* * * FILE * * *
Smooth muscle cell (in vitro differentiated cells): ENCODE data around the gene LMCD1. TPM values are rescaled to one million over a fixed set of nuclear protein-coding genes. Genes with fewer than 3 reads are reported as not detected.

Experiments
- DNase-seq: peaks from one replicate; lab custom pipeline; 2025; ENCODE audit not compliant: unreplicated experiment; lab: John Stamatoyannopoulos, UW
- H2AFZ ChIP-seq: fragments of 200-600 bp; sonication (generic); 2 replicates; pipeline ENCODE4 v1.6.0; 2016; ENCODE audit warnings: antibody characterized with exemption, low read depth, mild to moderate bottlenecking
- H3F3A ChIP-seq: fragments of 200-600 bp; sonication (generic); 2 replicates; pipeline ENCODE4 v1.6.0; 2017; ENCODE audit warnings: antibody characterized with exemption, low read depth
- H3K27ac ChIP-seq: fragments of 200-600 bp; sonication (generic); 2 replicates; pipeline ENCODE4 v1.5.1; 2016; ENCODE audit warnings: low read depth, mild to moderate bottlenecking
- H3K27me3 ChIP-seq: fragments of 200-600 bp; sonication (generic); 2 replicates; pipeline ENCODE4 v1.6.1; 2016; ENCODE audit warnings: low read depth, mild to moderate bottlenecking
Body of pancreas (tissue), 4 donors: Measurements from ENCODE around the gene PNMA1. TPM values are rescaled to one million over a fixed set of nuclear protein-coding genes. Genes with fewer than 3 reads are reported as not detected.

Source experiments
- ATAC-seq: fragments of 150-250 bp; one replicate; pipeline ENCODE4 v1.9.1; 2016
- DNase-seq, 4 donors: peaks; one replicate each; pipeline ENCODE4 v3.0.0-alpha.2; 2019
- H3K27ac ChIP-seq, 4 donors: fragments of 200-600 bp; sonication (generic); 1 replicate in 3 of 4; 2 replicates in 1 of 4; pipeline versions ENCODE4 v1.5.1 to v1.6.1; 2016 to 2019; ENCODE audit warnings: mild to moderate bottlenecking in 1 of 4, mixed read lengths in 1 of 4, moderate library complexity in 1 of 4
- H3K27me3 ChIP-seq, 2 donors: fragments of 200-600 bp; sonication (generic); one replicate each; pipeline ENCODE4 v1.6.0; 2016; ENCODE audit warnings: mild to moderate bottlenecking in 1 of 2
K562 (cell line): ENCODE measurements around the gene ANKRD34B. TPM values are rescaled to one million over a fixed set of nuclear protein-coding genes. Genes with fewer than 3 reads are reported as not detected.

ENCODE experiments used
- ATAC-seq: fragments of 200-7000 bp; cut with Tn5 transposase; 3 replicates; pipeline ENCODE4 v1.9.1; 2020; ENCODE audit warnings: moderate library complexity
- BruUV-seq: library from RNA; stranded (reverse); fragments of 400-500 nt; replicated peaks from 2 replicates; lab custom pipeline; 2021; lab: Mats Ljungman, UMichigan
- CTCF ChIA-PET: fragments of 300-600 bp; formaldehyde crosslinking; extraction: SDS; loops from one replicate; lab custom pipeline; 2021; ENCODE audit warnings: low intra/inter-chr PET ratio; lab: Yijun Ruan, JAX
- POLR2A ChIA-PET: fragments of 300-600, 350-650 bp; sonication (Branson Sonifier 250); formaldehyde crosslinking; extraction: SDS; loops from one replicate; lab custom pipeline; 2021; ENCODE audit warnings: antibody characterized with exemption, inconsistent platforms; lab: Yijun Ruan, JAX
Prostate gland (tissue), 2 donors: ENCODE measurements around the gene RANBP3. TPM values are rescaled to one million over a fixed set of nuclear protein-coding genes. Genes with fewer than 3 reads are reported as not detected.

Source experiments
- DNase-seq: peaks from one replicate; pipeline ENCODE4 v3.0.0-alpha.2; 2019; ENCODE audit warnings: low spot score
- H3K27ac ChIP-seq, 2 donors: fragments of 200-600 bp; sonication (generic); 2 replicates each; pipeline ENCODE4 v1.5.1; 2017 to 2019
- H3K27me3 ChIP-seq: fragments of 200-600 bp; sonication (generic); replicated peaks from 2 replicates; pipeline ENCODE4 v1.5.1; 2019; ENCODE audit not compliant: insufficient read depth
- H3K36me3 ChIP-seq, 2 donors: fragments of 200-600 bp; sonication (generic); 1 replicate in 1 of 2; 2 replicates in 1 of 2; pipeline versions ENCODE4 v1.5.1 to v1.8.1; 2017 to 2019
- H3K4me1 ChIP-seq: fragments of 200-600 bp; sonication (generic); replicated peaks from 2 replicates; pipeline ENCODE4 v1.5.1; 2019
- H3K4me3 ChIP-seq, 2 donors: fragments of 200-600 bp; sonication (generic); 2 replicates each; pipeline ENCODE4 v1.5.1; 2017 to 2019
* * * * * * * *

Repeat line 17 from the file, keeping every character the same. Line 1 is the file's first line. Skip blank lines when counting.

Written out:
- BruUV-seq: library from RNA; stranded (reverse); fragments of 400-500 nt; replicated peaks from 2 replicates; lab custom pipeline; 2021; lab: Mats Ljungman, UMichigan